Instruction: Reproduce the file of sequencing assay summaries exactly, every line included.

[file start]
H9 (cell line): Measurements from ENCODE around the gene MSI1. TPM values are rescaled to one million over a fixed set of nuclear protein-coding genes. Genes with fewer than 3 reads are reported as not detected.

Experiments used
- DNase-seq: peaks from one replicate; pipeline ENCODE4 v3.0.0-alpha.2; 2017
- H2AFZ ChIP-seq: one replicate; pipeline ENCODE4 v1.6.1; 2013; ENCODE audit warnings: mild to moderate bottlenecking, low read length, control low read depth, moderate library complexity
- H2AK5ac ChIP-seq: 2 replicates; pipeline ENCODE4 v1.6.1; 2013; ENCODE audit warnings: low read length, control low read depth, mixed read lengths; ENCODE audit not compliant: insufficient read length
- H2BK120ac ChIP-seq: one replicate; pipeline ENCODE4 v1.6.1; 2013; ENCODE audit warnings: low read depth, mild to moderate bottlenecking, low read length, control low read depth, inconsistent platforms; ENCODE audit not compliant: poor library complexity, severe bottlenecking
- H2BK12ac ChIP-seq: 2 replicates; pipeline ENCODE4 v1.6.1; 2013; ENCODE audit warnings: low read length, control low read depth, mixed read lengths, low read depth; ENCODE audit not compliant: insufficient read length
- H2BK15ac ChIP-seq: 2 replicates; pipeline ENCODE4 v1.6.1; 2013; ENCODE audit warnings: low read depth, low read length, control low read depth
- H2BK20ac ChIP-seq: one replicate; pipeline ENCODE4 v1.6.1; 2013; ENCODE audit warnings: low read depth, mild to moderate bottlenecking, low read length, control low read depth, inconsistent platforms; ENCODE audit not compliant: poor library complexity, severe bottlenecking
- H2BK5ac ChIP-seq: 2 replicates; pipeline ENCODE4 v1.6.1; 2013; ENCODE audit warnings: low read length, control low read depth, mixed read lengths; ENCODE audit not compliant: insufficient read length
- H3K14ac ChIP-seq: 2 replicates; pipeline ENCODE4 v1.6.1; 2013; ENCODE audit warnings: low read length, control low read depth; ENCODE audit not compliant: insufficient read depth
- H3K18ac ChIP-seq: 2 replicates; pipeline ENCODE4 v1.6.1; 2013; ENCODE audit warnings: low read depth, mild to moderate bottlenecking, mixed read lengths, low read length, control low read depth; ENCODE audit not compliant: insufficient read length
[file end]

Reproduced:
H9 (cell line): Measurements from ENCODE around the gene MSI1. TPM values are rescaled to one million over a fixed set of nuclear protein-coding genes. Genes with fewer than 3 reads are reported as not detected.

Experiments used
- DNase-seq: peaks from one replicate; pipeline ENCODE4 v3.0.0-alpha.2; 2017
- H2AFZ ChIP-seq: one replicate; pipeline ENCODE4 v1.6.1; 2013; ENCODE audit warnings: mild to moderate bottlenecking, low read length, control low read depth, moderate library complexity
- H2AK5ac ChIP-seq: 2 replicates; pipeline ENCODE4 v1.6.1; 2013; ENCODE audit warnings: low read length, control low read depth, mixed read lengths; ENCODE audit not compliant: insufficient read length
- H2BK120ac ChIP-seq: one replicate; pipeline ENCODE4 v1.6.1; 2013; ENCODE audit warnings: low read depth, mild to moderate bottlenecking, low read length, control low read depth, inconsistent platforms; ENCODE audit not compliant: poor library complexity, severe bottlenecking
- H2BK12ac ChIP-seq: 2 replicates; pipeline ENCODE4 v1.6.1; 2013; ENCODE audit warnings: low read length, control low read depth, mixed read lengths, low read depth; ENCODE audit not compliant: insufficient read length
- H2BK15ac ChIP-seq: 2 replicates; pipeline ENCODE4 v1.6.1; 2013; ENCODE audit warnings: low read depth, low read length, control low read depth
- H2BK20ac ChIP-seq: one replicate; pipeline ENCODE4 v1.6.1; 2013; ENCODE audit warnings: low read depth, mild to moderate bottlenecking, low read length, control low read depth, inconsistent platforms; ENCODE audit not compliant: poor library complexity, severe bottlenecking
- H2BK5ac ChIP-seq: 2 replicates; pipeline ENCODE4 v1.6.1; 2013; ENCODE audit warnings: low read length, control low read depth, mixed read lengths; ENCODE audit not compliant: insufficient read length
- H3K14ac ChIP-seq: 2 replicates; pipeline ENCODE4 v1.6.1; 2013; ENCODE audit warnings: low read length, control low read depth; ENCODE audit not compliant: insufficient read depth
- H3K18ac ChIP-seq: 2 replicates; pipeline ENCODE4 v1.6.1; 2013; ENCODE audit warnings: low read depth, mild to moderate bottlenecking, mixed read lengths, low read length, control low read depth; ENCODE audit not compliant: insufficient read length